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21. Logos & Episteme: Volume > 3 > Issue: 3
Dale Jacquette Justification and Truth Conditions in the Concept of Knowledge
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The traditional concept of propositional knowledge as justified true belief (JTB), even when modified, typically in its justification condition, to avoid Gettier-typecounterexamples, remains subject to a variety of criticisms. The redefinition proposed here puts pressure more specifically on the concept of truth as redundant in light of and inaccessible beyond the most robust requirements of best justification. Best-J is defined as justification for believing in a proposition’s truth where there is no better countermanding justification for believing instead the proposition’s negation. A pragmatic perspective argues that truth is unnecessary and unattainable as a condition of knowledge beyond the requirement for practically attainable best justified belief. The key argument with respect to the eliminability of the truth condition in favor of a properly tailored justification condition is that there is nothing we do or can do in trying to satisfy the truth condition for knowledge beyond considering the epistemic merits of the justification that a believer accepts in coming to believe that the proposition is true.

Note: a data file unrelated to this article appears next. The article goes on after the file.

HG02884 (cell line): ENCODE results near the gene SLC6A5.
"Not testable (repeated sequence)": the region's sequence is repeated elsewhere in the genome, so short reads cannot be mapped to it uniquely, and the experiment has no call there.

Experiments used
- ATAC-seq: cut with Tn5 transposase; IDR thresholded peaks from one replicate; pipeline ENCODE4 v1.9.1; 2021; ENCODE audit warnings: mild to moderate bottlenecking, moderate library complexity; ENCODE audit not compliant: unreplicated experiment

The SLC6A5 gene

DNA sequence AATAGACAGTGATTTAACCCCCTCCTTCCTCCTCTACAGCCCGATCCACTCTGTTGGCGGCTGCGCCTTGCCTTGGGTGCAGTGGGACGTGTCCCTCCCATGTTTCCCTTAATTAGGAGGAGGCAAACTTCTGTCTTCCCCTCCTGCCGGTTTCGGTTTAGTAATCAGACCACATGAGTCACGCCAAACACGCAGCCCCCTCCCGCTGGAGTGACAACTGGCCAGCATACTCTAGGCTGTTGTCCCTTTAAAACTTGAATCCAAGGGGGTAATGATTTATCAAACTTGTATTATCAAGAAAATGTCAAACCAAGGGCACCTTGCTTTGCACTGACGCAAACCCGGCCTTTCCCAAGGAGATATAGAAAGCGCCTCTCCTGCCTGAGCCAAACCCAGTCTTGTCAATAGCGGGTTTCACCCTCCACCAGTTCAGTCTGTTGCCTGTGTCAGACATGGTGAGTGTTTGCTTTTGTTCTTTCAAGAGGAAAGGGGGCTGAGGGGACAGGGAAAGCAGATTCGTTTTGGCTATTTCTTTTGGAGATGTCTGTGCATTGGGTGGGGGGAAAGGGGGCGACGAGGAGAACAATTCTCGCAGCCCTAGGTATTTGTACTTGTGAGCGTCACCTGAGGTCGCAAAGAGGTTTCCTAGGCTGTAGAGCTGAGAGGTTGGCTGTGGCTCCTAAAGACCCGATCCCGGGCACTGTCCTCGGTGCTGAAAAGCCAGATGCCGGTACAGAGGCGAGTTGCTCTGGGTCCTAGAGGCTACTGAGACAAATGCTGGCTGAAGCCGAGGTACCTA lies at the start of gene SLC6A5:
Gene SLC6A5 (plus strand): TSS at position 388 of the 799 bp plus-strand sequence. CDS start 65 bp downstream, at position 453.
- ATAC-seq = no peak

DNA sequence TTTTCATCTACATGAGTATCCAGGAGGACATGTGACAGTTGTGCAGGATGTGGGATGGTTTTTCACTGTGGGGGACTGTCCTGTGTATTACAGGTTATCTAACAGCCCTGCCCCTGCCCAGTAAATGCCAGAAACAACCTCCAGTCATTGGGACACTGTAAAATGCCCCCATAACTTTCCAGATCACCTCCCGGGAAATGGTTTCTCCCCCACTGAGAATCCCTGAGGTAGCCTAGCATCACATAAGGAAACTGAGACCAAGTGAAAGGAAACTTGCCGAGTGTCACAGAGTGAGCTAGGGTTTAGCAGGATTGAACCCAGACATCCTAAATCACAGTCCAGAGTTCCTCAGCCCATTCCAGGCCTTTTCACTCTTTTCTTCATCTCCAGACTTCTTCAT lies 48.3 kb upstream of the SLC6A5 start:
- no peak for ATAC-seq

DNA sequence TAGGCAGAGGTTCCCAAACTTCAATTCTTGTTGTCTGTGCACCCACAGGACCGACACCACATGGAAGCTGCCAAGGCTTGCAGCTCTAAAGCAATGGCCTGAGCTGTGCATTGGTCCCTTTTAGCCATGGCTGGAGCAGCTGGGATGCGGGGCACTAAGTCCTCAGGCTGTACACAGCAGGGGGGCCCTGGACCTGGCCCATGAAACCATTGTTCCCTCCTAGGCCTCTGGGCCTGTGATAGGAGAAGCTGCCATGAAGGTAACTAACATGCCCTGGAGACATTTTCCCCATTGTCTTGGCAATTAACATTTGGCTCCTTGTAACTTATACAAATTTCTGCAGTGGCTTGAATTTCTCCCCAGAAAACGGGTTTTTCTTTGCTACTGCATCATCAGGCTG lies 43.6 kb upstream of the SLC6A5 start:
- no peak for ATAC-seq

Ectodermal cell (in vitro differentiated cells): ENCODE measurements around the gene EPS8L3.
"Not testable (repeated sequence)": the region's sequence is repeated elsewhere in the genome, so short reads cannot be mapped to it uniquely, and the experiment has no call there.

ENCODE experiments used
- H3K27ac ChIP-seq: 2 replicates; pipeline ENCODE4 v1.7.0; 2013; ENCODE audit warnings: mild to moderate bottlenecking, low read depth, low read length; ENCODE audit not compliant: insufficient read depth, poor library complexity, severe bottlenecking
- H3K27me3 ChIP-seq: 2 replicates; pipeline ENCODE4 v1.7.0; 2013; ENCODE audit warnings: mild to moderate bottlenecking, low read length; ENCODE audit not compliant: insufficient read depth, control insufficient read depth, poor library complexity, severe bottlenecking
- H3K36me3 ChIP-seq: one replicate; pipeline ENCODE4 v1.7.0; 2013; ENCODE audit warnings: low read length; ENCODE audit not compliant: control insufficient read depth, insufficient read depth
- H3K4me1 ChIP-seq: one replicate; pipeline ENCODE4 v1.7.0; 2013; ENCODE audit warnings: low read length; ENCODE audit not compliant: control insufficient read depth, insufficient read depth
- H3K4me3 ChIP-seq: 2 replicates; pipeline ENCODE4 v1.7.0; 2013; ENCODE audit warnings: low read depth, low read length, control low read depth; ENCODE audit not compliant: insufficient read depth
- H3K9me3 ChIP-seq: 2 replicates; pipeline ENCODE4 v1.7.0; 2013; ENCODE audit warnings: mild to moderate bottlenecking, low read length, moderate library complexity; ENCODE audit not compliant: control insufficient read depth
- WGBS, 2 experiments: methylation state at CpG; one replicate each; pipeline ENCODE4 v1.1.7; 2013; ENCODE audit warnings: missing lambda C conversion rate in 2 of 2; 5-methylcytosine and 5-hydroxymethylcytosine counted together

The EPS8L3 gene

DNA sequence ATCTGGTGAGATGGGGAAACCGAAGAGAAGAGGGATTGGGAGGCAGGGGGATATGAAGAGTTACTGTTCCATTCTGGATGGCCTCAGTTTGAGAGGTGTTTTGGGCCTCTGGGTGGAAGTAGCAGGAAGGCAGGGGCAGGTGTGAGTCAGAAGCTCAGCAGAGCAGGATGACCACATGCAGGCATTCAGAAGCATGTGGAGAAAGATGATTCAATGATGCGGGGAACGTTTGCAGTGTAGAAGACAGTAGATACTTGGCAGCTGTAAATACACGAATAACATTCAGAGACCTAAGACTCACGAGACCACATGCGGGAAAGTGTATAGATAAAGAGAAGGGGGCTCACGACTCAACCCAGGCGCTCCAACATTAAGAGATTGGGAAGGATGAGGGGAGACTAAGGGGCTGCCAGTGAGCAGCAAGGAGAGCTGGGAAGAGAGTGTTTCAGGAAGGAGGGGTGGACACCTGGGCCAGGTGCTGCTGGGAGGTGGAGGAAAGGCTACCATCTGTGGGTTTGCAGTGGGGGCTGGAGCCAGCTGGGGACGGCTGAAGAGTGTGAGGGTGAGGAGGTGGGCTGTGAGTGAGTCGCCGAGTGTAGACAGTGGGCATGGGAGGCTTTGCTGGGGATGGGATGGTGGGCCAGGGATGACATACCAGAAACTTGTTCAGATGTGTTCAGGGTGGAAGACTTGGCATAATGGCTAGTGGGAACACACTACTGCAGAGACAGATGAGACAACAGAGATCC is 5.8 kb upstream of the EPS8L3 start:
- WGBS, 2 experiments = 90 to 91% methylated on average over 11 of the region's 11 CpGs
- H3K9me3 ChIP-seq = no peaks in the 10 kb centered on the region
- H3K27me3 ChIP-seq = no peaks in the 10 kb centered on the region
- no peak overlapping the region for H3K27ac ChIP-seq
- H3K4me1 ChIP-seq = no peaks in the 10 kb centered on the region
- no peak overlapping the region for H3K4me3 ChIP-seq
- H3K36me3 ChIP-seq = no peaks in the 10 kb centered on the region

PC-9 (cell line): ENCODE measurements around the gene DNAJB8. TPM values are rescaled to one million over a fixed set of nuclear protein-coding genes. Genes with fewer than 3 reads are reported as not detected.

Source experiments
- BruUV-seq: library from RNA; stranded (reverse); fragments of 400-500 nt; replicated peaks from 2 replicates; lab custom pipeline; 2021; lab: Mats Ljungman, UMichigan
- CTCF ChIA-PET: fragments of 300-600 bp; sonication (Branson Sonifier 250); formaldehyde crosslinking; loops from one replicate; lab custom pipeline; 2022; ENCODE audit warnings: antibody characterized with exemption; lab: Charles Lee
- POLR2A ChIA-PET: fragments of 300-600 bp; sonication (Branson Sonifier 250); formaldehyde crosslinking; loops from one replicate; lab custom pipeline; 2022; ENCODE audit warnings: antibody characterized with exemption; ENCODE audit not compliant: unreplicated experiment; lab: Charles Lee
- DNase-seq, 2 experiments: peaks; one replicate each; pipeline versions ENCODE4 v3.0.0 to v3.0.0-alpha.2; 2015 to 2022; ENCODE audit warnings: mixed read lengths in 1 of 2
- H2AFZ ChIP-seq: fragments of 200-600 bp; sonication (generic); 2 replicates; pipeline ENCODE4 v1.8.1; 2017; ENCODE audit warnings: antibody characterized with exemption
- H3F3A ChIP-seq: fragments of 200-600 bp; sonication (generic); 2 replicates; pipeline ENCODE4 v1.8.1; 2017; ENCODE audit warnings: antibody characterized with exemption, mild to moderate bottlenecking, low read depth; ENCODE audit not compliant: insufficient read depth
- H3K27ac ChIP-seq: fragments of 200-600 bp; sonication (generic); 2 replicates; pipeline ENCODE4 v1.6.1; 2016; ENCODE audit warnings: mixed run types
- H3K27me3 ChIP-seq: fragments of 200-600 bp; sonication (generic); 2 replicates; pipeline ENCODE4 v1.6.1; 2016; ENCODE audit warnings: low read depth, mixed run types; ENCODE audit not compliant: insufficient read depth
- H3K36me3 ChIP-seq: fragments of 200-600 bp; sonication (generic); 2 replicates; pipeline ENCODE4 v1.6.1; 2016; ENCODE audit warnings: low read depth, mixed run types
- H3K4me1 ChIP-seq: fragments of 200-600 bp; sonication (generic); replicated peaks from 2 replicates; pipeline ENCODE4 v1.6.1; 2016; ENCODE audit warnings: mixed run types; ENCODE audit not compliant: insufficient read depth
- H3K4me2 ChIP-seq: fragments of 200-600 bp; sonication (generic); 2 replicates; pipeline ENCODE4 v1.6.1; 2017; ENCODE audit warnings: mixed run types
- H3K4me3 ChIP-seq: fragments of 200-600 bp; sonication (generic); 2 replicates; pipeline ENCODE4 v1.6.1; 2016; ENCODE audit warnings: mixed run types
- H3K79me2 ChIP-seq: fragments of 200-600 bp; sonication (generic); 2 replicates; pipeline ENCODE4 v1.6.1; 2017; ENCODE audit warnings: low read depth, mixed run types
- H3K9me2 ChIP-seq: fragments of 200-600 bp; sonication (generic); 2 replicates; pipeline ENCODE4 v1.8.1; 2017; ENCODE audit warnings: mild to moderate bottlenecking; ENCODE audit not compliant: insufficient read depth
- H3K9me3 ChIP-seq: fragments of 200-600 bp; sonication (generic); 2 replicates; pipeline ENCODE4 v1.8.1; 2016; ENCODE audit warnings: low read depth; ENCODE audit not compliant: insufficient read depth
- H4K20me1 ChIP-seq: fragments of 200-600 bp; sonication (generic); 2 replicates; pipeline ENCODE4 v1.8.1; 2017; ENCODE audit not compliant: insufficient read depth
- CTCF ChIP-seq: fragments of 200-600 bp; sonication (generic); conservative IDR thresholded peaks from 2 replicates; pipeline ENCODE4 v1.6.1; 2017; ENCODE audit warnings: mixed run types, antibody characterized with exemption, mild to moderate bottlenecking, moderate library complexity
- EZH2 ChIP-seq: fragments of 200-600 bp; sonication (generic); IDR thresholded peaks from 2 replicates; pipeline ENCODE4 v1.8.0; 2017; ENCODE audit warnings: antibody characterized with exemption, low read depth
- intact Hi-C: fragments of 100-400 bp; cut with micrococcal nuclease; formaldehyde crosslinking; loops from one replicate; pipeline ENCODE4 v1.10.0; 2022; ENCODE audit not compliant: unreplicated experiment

22. Logos & Episteme: Volume > 3 > Issue: 3
Jimmy Alfonso Licon Sceptical Thoughts on Philosophical Expertise
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My topic is two-fold: a reductive account of expertise as an epistemic phenomenon, and applying the reductive account to the question of whether or notphilosophers enjoy expertise. I conclude, on the basis of the reductive account, that even though philosophers enjoy something akin to second-order expertise (i.e. they are often experts on the positions of other philosophers, current trends in the philosophical literature, the history of philosophy, conceptual analysis and so on), they nevertheless lack first-order philosophical expertise (i.e. expertise on philosophical positions themselves such as the nature of mind, causality, normativity and so forth). Throughout the paper, I respond to potential objections.
23. Logos & Episteme: Volume > 3 > Issue: 3
Nicolás Lo Guercio Philosophical Peer Disagreement
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It has been widely discussed, in recent years, which is the rational doxastic reaction in the face of peer disagreement. But not much has been said about aninteresting instance of that debate: philosophical peer disagreement. That is precisely what I will be concerned with in this paper. First, I will offer a definition ofphilosophical peer that introduces the idea of an epistemic perspective. The proposed definition allows for a doublé distinction: between Strong and Weak Peers, and between Strong and Weak Disagreements. Based on these distinctions, I will defend that different doxastic reactions are required depending on the type of disagreement at issue. On the one hand, in the face of Weak Disagreement, we should be conciliatory. Cases of Strong disagreement, in turn, shouldn’t motívate a doxastic revision. In order to argue for that, some refinements into the notion of Rational Uniqueness will be needed.